CCP’s Response on DISCLOSE Act Polling Analysis
Regarding your post, I guess I take your point that the poll questions weren’t uniformly positive in terms of supporting our ideology. I thought that was evident, not something we were hiding or “spinning.”
Nonetheless, a couple points:
(1) Our observation that DISCLOSE doesn’t enjoy the support many reform groups claim is not based mainly on the disclosure questions; it’s based on question 8 (and 5 to a lesser extent) showing that 56 percent of likely voters think interest groups should be free to spend money on politics. This contrasts with the WaPo poll and others showing large majorities opposed to CU when using wording about corporations or corruption. The post doesn’t even address that issue, which is still a huge part of DISCLOSE. Despite The Hill report that Schumer is considering stripping the non-disclosure provisions, they still remain and we’ve heard of no outreach whatsoever on these issues to moderate Republicans.
(2) Our assertion isn’t that people oppose disclosure, it’s that they’re more skeptical than commonly believed. We freely acknowledge that the disclosure threshold provision question (9) is mixed, but this goes to the point that there’s not overwhelming support for the DISCLOSE provisions, not that the public is uniformly opposed to them. As you note, if we were trying to skew the results, we wouldn’t have even released question 10, which shows that Americans support some level of informational disclosure.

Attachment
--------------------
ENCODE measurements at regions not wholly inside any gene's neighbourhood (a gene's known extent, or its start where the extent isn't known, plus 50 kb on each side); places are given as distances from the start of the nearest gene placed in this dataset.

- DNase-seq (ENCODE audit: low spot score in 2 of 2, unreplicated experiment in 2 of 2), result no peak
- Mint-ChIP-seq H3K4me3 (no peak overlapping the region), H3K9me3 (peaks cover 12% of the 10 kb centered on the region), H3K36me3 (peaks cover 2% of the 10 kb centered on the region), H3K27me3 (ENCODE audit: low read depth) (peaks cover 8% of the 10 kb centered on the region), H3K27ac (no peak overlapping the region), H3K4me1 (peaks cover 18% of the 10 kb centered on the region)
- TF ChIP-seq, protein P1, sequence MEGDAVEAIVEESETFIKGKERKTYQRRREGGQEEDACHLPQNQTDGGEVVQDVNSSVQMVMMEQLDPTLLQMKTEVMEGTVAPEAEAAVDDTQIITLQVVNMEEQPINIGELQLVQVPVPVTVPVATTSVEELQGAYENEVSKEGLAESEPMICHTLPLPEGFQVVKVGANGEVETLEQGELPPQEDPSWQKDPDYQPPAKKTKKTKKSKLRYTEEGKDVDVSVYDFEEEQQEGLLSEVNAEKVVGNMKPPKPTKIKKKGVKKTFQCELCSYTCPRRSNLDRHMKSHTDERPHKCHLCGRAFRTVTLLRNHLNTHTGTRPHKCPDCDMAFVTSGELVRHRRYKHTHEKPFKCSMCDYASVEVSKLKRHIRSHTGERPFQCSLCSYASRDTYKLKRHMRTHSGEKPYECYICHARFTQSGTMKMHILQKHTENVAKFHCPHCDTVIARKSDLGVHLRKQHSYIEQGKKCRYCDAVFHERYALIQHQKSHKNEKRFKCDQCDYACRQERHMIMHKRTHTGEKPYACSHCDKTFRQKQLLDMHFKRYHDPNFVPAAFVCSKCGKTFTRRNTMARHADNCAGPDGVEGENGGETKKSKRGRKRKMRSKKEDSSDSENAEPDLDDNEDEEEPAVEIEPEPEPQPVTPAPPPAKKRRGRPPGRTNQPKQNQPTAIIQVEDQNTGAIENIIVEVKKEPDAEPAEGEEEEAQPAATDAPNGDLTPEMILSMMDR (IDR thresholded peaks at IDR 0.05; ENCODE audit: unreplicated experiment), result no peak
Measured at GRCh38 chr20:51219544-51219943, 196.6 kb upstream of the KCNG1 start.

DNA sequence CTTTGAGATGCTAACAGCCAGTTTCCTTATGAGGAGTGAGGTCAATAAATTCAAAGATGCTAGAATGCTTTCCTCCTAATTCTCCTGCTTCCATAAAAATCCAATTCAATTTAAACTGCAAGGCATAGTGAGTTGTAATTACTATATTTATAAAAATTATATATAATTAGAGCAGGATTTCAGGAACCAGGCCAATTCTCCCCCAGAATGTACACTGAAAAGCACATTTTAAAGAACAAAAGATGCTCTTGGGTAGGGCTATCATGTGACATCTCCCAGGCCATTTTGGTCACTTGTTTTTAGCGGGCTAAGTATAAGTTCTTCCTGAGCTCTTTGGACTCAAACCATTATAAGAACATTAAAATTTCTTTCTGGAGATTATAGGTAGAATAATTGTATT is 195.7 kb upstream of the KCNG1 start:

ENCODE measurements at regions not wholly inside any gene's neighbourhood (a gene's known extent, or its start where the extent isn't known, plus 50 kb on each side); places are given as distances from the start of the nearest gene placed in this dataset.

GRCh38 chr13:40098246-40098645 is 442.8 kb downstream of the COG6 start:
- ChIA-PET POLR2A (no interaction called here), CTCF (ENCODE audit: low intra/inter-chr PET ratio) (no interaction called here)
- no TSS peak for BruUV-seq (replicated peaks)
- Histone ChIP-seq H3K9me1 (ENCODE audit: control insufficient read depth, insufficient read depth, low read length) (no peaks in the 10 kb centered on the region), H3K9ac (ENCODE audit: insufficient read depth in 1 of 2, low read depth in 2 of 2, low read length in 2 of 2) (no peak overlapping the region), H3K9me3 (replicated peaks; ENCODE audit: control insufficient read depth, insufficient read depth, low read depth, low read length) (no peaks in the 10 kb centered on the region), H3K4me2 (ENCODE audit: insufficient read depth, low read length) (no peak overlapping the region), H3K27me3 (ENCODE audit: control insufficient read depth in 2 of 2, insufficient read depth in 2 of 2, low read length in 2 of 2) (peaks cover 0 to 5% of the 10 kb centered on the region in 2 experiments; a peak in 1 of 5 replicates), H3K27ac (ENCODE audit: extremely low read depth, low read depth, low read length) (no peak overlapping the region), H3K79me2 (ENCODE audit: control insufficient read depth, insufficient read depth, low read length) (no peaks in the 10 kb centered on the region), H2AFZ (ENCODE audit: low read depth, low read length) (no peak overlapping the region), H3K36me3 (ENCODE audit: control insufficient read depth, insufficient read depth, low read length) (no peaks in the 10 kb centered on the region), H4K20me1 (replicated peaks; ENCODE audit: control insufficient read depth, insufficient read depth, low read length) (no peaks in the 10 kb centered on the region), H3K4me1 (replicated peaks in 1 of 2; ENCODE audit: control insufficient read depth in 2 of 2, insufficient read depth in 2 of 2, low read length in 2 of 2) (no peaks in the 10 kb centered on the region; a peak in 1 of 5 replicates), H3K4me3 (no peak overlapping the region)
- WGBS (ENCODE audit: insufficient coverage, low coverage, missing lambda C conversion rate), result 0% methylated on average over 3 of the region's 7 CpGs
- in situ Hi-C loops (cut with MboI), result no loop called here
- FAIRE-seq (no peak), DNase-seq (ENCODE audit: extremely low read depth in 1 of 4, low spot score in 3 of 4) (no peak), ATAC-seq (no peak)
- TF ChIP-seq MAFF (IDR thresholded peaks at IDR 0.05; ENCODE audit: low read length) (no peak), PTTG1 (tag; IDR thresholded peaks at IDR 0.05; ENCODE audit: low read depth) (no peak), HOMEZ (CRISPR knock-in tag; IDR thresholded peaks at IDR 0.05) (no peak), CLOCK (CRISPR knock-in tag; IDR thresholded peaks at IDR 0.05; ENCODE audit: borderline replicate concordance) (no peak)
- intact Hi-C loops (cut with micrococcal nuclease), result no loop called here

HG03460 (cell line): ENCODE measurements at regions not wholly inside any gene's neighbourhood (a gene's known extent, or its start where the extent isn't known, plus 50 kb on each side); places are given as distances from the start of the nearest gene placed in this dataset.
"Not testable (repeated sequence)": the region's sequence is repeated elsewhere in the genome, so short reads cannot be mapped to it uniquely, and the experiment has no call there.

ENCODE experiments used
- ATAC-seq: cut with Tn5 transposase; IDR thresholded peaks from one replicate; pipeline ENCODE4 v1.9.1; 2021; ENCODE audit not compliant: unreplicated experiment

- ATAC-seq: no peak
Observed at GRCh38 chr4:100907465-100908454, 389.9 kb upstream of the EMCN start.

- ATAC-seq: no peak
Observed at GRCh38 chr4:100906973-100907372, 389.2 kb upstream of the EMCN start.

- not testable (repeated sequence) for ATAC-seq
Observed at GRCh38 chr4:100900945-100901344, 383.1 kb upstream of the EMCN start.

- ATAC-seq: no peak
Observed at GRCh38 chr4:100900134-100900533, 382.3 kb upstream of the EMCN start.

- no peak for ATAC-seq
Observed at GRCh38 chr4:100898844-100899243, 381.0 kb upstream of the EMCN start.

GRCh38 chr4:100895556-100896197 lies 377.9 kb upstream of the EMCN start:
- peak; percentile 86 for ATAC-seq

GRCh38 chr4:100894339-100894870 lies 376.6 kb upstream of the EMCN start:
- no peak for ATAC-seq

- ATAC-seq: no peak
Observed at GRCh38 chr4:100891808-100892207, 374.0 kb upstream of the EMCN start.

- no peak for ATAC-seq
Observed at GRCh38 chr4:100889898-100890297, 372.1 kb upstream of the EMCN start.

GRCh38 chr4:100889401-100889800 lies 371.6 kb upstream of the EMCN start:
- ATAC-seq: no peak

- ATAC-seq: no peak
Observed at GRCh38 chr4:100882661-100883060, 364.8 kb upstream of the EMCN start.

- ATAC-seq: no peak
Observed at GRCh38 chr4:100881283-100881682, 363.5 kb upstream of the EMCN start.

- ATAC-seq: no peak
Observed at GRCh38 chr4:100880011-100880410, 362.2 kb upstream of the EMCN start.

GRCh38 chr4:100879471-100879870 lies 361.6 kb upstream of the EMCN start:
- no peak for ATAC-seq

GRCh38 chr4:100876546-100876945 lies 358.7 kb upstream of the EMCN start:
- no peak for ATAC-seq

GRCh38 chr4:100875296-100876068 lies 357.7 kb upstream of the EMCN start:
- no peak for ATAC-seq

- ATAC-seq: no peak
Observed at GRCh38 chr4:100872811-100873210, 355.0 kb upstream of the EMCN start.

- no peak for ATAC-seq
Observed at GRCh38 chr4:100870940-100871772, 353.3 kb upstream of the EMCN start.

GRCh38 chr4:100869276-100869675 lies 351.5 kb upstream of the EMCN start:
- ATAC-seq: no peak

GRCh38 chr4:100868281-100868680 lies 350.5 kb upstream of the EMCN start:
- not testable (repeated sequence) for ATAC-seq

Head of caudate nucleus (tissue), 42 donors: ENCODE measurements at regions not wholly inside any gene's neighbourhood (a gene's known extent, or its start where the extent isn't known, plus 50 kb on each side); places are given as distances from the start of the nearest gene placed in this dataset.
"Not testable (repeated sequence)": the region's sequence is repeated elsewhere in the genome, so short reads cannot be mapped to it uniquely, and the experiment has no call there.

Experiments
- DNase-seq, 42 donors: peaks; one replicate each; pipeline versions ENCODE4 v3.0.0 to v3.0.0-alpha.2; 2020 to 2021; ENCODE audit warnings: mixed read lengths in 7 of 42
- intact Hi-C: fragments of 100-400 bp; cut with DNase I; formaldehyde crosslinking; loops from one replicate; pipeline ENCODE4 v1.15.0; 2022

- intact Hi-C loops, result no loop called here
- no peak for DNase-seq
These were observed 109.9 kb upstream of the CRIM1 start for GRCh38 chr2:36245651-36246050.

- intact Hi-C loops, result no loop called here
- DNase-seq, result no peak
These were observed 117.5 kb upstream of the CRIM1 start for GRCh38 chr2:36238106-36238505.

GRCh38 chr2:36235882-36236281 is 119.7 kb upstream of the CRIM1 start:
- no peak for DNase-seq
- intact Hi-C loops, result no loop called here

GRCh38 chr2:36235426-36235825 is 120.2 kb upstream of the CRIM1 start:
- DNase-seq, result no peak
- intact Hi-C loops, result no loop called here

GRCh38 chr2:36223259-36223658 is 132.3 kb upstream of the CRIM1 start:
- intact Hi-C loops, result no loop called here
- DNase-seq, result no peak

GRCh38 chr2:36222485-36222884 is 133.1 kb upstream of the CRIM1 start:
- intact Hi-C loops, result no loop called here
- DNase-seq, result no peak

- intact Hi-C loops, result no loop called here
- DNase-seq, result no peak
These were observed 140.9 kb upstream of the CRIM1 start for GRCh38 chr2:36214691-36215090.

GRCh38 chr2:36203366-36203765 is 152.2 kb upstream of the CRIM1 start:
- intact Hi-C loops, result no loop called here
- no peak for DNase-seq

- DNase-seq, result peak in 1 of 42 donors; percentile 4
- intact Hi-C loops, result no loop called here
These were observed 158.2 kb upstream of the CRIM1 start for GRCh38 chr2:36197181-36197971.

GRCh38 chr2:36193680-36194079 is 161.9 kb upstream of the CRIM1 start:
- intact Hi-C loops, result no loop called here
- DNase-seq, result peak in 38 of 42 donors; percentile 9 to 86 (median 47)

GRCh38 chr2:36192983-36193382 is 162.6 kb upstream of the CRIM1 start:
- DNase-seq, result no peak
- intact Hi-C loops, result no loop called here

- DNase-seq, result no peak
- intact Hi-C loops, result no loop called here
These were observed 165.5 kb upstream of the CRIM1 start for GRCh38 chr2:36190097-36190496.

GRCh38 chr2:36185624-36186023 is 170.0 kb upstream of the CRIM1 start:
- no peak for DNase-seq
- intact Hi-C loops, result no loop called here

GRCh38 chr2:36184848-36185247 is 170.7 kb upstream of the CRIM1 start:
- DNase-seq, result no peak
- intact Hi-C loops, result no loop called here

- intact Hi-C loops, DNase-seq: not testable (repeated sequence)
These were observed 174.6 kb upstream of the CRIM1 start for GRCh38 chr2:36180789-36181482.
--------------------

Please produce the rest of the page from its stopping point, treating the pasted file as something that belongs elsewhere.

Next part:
I accept Jeff’s point that CCP wasn’t blatantly skewing the data. The poll released today did include questions/responses that didn’t back up the organization’s ideological beliefs (though I’d argue it would have been unethical to remove them). The part I continue to take issue with, however, is whether Jeff’s nugget of wisdom — “56 percent of likely voters think interest groups should be free to spend money on politics” — proves anything about support for the DISCLOSE Act.
The DISCLOSE Act, as it stands,* *does restrict political spending for certain corporations — those with foreign investment totaling more than 20 percent, those holding government contracts in excess of $10 million, and those still benefiting from the government’s Troubled Asset Relief Program (TARP). I’d argue that if you asked whether corporations with these characteristics should be spending money to influence campaigns and lobby government, the majority of Americans would say no. The larger point, however, is that the poll didn’t ask that question, and it’s a specious example of reasoning to take question five to indicate anything about popular support for the DISCLOSE Act.